Evans tweet

One example. I recommend him on Twitter, where is profile photo, incidentally, is of him visiting troops deployed abroad.

We need to emulate both of them- superhero and actor. Captain Pete told me that one of the things he likes about Cap is his “Never Say Die-Never Give Up” attitude. I think we need to remember that and act in the same way.

We may not have vibranium shields like Cap, but we can prevail.

Faces of Cosplay: Tranquil Ashes

Remember to Listen: Cosplay, Racebending, Racefacing and Privilege

As a professor and as a blogger, I’ve written a lot about gender-bending, gender-blending, and crossplay.  I am, in the day job, a scholar of Gender Studies and the mother of a queer cosplayer, I have felt that I can offer a genuine and even valuable perspective on these phenomena.

I say this, but I have to also note two really important things:

  1. It’s absolutely imperative for me to remember that I am sometimes, often or occasionally WRONG. My personal experience or even experience in my family is not representative of a whole group.
  2. Because I DON’T know everything, because I don’t live the lives of all the cosplayers, it’s that much more important for me to listen to them and really hear what they are saying about their practice and their experience.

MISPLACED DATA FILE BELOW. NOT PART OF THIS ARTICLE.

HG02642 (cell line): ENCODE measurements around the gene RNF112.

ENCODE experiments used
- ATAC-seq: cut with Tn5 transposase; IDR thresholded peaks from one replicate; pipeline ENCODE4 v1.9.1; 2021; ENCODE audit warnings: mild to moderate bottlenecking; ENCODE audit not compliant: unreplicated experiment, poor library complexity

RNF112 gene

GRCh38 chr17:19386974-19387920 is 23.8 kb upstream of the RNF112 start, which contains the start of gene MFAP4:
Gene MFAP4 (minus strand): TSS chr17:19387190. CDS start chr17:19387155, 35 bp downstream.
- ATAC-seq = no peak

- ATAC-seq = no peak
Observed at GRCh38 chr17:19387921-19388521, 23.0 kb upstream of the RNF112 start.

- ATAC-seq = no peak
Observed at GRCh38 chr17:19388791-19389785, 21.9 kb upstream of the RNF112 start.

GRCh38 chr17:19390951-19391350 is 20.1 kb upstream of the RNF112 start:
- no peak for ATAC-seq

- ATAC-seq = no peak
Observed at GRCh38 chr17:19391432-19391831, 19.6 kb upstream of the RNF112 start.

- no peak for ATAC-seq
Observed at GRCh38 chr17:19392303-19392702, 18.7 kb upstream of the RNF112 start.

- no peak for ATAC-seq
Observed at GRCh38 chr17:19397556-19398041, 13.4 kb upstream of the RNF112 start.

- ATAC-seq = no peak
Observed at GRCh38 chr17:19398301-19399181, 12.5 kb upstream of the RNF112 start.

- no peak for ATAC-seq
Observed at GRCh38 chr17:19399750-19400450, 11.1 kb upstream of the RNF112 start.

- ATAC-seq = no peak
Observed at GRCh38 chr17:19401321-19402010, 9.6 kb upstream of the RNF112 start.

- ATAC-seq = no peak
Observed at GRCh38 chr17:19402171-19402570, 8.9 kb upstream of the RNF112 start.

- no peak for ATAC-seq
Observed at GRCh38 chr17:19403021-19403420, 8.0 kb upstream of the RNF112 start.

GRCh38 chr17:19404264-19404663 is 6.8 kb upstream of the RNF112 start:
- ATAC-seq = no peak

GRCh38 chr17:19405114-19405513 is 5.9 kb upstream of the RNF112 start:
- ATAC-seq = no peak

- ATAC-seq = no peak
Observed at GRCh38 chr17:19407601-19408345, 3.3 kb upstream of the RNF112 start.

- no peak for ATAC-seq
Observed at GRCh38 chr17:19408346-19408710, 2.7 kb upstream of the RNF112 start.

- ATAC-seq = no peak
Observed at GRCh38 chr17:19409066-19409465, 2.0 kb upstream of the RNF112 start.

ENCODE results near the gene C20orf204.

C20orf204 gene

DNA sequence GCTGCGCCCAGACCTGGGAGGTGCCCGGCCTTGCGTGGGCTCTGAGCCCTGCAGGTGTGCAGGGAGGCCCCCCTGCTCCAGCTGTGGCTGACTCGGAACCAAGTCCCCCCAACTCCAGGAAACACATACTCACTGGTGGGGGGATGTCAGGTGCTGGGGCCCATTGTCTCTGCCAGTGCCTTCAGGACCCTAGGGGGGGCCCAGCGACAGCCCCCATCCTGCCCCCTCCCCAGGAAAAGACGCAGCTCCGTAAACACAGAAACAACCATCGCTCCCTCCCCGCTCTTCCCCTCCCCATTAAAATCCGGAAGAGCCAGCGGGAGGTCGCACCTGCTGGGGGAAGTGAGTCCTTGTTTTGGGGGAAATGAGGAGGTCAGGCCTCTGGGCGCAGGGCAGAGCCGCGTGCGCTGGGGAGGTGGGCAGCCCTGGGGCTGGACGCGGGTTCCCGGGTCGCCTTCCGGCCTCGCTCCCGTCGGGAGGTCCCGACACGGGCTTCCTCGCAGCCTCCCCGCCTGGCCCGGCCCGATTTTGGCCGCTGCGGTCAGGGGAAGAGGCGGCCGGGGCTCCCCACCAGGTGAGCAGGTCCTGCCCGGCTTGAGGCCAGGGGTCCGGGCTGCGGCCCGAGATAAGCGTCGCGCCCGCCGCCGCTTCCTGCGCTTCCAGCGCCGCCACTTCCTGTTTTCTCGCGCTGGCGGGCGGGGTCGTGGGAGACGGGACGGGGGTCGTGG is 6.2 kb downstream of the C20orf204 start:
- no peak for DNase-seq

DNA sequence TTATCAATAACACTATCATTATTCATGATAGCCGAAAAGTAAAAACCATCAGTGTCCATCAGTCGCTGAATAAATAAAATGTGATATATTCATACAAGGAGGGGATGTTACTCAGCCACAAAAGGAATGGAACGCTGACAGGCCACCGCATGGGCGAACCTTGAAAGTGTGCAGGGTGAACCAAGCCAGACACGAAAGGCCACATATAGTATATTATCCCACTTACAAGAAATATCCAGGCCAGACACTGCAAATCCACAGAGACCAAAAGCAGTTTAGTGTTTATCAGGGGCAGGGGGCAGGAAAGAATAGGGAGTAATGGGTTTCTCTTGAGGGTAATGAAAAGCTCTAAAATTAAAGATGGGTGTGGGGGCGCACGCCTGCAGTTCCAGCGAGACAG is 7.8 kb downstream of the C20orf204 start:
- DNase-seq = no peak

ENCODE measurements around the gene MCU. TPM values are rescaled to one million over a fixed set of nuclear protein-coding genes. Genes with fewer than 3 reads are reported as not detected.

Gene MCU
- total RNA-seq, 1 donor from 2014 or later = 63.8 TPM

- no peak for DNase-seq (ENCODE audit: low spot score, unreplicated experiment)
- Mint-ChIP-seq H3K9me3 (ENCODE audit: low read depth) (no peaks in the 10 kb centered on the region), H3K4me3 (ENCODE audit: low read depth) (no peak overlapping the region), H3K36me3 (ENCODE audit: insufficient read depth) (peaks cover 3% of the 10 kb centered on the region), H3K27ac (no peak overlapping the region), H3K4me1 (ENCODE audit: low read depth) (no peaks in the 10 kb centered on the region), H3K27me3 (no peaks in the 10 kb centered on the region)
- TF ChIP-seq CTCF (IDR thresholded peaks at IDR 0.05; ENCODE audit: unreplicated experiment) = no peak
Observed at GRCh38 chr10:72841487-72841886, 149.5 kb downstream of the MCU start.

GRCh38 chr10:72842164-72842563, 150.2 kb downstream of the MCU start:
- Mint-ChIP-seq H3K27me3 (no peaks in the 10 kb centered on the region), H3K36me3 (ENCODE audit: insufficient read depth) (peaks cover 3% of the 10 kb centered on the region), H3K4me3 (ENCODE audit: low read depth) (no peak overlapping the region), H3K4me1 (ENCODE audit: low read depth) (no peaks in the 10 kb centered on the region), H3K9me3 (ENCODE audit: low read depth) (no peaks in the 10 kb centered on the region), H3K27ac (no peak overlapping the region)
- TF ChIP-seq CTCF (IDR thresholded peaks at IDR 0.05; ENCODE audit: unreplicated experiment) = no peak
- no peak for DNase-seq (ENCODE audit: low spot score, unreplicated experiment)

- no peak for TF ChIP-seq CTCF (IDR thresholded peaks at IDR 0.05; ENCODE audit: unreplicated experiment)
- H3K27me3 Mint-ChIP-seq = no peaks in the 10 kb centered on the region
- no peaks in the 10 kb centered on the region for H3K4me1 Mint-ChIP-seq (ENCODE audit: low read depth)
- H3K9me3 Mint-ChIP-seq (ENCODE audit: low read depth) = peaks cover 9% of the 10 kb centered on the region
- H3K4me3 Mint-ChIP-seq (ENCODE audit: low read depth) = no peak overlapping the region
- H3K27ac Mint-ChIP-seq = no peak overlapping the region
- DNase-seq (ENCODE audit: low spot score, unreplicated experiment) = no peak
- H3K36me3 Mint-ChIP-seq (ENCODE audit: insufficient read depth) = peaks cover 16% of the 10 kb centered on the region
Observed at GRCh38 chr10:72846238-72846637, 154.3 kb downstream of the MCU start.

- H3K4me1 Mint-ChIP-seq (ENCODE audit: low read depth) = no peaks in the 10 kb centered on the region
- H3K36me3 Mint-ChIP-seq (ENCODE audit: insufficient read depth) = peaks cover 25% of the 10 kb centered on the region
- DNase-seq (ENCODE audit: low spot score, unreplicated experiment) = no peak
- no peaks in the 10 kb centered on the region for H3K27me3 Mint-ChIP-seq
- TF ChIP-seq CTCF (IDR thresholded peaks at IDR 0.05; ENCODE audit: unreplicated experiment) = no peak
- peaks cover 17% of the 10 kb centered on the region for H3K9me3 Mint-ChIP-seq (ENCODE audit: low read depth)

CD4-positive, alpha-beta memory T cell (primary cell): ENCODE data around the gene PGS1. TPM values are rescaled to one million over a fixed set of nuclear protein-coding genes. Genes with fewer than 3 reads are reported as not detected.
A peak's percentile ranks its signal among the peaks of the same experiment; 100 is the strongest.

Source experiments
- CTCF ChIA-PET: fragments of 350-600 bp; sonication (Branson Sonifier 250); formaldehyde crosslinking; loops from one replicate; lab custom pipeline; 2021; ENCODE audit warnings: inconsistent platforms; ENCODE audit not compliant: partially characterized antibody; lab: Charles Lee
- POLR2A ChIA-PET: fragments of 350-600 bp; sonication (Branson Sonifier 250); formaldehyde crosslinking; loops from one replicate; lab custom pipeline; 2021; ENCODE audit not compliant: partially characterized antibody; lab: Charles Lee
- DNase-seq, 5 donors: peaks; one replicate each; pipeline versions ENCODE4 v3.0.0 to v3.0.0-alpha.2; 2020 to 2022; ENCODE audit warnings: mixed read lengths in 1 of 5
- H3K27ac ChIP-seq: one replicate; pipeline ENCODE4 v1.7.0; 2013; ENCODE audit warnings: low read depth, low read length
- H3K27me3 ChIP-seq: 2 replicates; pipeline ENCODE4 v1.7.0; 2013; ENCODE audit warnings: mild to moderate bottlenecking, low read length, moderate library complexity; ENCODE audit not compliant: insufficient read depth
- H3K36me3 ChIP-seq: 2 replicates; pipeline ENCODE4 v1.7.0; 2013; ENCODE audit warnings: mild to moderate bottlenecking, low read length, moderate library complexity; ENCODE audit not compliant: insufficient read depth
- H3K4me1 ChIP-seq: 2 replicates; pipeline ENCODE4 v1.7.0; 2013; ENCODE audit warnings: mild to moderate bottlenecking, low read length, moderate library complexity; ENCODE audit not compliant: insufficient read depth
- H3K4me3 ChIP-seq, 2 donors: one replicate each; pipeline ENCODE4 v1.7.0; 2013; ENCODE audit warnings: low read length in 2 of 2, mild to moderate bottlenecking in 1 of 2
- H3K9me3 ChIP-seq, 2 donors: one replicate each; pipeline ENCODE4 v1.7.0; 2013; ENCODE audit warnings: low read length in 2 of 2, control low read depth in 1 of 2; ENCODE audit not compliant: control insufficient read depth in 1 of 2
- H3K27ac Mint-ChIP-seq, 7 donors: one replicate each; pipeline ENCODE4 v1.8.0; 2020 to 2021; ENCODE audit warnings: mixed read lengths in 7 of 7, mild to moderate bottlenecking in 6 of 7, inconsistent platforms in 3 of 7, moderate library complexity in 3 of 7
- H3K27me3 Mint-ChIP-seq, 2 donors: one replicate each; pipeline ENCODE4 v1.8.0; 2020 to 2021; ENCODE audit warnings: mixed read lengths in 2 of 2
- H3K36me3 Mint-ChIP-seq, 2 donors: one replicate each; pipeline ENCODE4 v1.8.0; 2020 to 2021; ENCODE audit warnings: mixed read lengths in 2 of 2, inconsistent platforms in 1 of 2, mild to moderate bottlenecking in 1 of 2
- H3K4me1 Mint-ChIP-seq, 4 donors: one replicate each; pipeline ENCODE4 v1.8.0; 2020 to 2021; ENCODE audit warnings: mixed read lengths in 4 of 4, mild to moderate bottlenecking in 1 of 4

I’ve been thinking about this in the last few days. There is a renewed interest and debate that I’m seeing in various places on the internet on the practice of racebending. Let me say at the outset, please, that I am not an expert on this in any way, and as a white woman, I am aware that I do not understand the position or experience of people of color. But I’d like to learn more. So I’m thinking out loud here not so much about POC cosplaying white characters as I am in the other direction: white cosplayers cosplaying characters of color.

This debate has really taken off in regards to a Ukranian cosplayer: Pugoffka who came under fire for racefacing and doubled down on her privilege and assertion that it was right in an essay she posted on her Facebook page:

I want to wade in on that debate. I welcome your comments on this. Teach me things. Share your experience if you like.  I will listen. Here we go.

So What is Racebending?